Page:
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Oil Prices Fall 3% in Global Trade as US, China Adjust for Impact of Ukraine War

Alina Wang
A native of New York, Alina has a Bachelors degree in Corporate Communications from Baruch College and writes about human rights, politics, tech, and society.
Published: April 1, 2022
A person prepares to pump gas at a Shell gas station on April 1, 2022 in Houston, Texas. The Biden administration announced on March 31 that the U.S. will release up to one million barrels of oil per day from the United States’ strategic petroleum reserve. The move is geared towards lessening the impact of rising gas prices amid Russia's invasion of Ukraine. “The scale of this release is unprecedented: the world has never had a release of oil reserves at this 1 million per day rate for this length of time,” the White House said. (Image: Brandon Bell via Getty Images)

As Russia’s invasion of Ukraine continues into its second month, oil prices edged lower this week after Moscow said it would reduce military operations near the capital of Ukraine and signaled willingness in considering a presidential meeting between Russian President Vladimir Putin and his Ukrainian counterpart Volodymyr Zelenskiy.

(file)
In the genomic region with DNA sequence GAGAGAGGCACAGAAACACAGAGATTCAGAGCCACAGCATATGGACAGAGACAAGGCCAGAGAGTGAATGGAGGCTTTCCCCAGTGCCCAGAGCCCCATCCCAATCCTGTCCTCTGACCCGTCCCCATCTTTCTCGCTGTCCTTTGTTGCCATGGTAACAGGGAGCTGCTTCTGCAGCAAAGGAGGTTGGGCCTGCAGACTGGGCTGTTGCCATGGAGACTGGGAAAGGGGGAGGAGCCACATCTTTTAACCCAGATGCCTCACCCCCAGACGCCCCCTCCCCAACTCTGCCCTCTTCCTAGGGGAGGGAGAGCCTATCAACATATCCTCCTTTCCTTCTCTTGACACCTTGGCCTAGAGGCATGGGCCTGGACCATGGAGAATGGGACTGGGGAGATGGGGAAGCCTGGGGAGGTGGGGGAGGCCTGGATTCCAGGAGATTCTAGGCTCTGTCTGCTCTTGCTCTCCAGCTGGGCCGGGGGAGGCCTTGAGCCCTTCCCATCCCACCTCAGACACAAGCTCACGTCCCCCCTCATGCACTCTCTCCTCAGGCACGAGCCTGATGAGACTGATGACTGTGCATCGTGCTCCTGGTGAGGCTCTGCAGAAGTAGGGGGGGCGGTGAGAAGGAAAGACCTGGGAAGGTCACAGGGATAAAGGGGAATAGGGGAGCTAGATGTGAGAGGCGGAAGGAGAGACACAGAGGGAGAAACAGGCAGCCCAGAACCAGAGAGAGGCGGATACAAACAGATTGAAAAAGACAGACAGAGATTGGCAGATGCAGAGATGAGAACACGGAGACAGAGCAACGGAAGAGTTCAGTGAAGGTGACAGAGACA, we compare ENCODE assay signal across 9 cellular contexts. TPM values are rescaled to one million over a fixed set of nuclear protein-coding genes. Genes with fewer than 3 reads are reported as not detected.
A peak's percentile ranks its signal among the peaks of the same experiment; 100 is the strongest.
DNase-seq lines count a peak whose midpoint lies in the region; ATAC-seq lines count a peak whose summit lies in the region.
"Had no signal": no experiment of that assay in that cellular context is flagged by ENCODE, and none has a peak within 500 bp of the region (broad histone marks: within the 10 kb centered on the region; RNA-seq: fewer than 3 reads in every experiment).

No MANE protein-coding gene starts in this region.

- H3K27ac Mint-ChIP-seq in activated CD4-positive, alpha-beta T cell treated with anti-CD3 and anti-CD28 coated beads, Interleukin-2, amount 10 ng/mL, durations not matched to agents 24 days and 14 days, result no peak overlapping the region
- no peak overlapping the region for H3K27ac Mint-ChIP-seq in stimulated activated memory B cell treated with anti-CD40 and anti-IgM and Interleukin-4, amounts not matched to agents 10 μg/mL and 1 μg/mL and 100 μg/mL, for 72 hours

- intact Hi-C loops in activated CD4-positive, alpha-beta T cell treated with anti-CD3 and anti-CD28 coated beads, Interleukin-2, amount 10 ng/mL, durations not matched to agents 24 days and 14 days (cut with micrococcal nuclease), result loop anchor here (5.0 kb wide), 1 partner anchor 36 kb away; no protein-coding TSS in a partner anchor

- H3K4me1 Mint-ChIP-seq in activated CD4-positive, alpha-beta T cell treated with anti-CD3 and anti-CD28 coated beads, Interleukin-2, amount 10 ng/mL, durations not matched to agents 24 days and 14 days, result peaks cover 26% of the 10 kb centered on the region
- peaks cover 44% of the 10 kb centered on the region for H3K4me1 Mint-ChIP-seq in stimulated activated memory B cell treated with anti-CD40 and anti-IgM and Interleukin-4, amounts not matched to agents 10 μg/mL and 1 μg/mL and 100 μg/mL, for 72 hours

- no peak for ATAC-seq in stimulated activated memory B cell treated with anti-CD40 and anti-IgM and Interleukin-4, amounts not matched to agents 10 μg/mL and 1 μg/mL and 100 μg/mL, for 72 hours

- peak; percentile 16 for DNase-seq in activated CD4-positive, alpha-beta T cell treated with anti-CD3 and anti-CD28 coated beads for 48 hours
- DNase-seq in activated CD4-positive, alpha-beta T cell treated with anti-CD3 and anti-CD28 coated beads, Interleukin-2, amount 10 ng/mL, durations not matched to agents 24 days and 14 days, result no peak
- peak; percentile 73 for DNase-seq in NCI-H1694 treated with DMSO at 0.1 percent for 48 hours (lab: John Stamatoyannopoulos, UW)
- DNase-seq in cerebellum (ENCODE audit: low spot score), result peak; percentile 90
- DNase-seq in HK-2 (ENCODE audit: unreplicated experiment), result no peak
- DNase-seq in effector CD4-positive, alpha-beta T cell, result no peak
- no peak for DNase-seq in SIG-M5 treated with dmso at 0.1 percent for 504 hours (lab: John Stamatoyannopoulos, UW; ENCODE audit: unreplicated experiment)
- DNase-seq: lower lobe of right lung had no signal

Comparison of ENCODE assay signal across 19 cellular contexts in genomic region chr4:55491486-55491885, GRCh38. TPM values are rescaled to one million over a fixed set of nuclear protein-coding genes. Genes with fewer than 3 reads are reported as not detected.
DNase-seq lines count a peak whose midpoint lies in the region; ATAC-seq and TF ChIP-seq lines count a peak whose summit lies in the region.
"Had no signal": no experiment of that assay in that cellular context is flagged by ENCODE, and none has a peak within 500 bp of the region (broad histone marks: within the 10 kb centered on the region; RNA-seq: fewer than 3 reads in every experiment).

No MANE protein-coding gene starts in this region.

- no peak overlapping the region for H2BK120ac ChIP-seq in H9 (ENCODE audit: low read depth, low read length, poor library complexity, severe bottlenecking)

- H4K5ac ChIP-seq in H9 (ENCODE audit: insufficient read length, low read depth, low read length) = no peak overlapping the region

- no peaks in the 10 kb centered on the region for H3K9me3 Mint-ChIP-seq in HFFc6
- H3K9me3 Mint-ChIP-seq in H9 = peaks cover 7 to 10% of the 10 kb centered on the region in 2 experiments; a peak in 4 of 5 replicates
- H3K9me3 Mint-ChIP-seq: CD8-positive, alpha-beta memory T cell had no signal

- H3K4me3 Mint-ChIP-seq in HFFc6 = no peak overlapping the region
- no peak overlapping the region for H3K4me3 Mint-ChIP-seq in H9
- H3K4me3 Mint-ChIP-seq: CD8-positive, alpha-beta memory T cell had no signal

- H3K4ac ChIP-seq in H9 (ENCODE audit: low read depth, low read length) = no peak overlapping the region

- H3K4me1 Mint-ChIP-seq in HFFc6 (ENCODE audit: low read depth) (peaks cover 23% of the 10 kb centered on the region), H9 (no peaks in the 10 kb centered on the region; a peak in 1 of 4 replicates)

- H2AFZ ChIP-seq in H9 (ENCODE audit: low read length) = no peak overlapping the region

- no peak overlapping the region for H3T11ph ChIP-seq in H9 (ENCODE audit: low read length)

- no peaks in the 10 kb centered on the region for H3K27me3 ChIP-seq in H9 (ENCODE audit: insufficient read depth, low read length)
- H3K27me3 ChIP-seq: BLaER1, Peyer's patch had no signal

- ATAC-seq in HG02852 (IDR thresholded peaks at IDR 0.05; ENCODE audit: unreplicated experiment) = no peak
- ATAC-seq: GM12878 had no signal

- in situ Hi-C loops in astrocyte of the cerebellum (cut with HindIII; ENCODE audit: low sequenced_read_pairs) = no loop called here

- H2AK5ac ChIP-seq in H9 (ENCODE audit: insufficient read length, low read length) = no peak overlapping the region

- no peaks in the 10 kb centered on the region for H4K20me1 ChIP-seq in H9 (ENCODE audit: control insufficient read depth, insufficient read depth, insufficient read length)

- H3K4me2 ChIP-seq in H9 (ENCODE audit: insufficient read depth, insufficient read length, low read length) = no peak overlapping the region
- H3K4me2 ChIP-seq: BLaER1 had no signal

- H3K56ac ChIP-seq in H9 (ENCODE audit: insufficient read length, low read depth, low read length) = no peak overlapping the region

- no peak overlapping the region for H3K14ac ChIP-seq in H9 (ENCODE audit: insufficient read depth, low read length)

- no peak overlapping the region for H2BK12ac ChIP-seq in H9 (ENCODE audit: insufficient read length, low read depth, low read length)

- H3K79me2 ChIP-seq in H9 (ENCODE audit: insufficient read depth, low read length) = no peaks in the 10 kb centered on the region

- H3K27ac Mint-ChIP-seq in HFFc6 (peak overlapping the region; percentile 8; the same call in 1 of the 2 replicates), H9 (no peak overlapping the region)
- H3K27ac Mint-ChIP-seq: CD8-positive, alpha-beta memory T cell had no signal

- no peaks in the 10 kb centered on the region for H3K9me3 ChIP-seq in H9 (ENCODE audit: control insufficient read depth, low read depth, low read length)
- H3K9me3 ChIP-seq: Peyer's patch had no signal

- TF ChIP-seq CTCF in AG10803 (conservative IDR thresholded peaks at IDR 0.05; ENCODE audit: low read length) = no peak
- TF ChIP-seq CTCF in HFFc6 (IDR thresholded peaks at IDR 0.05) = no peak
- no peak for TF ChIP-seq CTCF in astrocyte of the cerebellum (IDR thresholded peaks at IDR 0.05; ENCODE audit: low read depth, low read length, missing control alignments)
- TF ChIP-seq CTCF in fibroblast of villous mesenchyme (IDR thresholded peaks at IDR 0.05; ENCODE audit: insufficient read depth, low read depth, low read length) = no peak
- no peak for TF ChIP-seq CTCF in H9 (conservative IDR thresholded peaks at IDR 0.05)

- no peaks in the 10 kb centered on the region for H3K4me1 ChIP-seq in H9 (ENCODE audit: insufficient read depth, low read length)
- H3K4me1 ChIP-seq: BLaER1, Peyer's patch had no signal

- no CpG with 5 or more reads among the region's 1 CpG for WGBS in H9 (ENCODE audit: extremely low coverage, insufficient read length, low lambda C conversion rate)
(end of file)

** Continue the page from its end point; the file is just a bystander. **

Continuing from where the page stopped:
Crude oil has largely traded above $100 a barrel since the invasion started on Feb. 24. Ensuing sanctions placed against Russia caused extreme price fluctuations in the oil market, leaving investors wary of trading as the crippling sanctions effectively collapsed Russia’s economy.


Oil prices drop

In the afternoon of Asia trading hours, international benchmark Brent crude futures fell 3.48 percent to $109.50 per barrel, while U.S. crude futures dropped 4.23 percent to $103.26 per barrel, Bloomberg reported. For the whole month of March, the West Texas Intermediate (WTI) has also fluctuated on average over $9 per session.

Futures in New York fell 1.6 percent on March 28, while WTI futures sank more than 7 percent after Moscow and Kiev alluded to a potential tenuous path forward for the two nations. Talks between negotiators subsequently ended the day without a cease-fire and U.S. advisors were cautioned against declaring progress.